The term is derived from the name of the Belgian town of Spa, where since medieval times illnesses caused by iron deficiency were treated by drinking chalybeate (iron bearing) spring water. In 16th century England the old Roman ideas of medicinal bathing were revived at towns like Bath, and in 1571 William Slingsby who had been to the Belgian town (which he called Spaw) discovered a chalybeate spring in Yorkshire. He built an enclosed well at what became known as Harrogate, the first resort in England for drinking medicinal waters, then in 1596 Dr. Timothy Bright called the resort The English Spaw, beginning the use of the word Spa as a generic description rather than as the place name of the Belgian town. At first this term referred specifically to resorts for water drinking rather than bathing, but this distinction was gradually lost and many spas offer external remedies.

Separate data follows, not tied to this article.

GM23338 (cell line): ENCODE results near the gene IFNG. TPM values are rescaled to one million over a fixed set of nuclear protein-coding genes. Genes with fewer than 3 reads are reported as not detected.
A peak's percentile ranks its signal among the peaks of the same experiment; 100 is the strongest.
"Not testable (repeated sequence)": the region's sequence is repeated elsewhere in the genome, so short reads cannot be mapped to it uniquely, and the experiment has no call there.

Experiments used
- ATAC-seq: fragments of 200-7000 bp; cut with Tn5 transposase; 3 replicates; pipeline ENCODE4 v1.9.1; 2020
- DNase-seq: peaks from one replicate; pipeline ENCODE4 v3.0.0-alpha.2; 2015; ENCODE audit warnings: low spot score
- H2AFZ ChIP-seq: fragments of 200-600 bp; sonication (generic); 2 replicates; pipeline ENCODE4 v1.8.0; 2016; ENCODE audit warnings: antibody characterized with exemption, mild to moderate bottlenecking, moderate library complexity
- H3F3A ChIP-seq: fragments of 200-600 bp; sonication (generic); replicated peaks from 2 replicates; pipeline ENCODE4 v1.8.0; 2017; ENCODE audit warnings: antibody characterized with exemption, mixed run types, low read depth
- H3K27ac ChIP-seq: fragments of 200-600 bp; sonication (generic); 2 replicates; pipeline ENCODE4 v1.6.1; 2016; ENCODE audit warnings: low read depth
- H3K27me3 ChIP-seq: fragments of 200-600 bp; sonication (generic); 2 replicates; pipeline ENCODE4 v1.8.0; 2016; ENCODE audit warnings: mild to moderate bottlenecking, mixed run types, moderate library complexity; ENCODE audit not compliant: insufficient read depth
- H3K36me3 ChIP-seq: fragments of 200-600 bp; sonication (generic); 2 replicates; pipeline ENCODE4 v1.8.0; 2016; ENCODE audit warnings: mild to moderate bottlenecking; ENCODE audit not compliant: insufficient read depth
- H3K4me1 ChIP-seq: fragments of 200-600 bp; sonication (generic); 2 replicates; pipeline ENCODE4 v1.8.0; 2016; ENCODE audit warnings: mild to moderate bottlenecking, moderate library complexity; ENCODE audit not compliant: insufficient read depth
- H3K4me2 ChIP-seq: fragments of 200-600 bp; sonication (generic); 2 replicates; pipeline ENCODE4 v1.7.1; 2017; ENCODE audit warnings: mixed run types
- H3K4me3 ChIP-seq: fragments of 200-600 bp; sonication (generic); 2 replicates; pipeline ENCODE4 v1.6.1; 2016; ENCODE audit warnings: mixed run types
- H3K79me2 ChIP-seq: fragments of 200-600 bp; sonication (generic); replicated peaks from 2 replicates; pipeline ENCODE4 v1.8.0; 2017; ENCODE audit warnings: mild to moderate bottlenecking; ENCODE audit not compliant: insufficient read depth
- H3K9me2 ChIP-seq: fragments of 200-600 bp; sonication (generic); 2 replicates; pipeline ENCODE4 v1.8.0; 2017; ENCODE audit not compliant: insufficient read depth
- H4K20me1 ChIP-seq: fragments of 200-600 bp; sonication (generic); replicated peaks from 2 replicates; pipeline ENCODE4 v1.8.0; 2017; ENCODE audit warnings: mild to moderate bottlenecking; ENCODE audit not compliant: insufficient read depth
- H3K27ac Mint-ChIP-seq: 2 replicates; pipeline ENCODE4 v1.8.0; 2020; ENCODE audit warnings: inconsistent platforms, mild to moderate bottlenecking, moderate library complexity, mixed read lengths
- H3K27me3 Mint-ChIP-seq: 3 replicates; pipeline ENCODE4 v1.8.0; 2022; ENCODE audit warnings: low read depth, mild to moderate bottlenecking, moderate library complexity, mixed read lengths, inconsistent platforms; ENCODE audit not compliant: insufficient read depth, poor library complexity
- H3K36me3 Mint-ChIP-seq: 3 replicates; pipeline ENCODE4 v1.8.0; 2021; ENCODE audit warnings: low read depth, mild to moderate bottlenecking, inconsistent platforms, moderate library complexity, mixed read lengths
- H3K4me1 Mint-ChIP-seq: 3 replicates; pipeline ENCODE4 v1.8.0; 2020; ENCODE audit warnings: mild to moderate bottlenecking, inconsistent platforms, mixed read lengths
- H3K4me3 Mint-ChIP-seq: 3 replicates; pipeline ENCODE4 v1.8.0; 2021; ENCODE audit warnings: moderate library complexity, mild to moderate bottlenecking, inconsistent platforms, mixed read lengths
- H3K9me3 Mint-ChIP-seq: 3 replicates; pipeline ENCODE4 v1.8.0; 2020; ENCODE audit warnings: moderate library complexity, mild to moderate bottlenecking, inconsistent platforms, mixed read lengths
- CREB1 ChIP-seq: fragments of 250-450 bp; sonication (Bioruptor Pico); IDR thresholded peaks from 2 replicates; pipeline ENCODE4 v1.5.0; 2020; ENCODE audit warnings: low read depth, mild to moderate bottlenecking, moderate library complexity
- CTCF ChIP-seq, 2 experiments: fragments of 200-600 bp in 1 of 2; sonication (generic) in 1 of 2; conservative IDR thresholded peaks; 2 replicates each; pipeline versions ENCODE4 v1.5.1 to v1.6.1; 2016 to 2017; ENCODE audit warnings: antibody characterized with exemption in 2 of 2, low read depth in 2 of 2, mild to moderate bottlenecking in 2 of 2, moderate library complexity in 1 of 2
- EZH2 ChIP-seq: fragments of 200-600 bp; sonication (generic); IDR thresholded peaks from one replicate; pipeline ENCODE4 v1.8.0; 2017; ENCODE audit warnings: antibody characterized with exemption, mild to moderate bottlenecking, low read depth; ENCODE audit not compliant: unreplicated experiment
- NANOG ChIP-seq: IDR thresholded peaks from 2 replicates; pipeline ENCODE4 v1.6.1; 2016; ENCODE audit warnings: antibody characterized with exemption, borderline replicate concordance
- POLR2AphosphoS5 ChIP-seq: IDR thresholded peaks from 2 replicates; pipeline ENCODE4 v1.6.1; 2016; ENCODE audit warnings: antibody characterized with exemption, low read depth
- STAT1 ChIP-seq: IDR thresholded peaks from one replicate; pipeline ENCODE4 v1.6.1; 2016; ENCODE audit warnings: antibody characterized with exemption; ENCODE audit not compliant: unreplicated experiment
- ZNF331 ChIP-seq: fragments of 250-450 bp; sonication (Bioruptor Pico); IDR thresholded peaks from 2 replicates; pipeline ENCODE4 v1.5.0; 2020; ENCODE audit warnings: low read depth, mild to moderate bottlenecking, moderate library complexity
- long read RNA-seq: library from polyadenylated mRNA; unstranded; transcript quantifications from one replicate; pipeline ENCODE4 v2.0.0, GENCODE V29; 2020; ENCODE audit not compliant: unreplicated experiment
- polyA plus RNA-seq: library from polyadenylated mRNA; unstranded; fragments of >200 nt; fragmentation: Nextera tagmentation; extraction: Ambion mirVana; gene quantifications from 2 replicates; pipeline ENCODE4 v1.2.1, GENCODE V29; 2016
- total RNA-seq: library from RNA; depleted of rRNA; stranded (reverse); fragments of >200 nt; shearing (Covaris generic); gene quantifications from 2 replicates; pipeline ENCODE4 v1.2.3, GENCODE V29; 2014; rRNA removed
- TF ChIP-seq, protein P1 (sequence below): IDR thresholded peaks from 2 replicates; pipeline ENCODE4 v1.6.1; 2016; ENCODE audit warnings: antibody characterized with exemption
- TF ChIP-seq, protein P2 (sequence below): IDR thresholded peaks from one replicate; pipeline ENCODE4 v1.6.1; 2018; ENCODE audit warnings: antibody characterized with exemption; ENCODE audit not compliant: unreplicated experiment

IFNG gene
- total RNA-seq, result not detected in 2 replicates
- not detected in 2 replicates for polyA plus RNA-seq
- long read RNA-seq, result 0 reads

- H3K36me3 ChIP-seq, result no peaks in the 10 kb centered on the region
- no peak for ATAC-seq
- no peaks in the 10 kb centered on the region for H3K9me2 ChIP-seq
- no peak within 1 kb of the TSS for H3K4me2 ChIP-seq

There are various stories about the origin of the name. A Belgian spring of iron bearing water was called Espa from the Walloon term for "fountain", and was used in 1326 as a cure by an iron master with such success that he founded a health resort that developed into the town. It has also been suggested that the term Espa may be derived from the name of the resort, and that its source could be the Latin word spargere meaning "to scatter, sprinkle or moisten".
Shortened form of spastic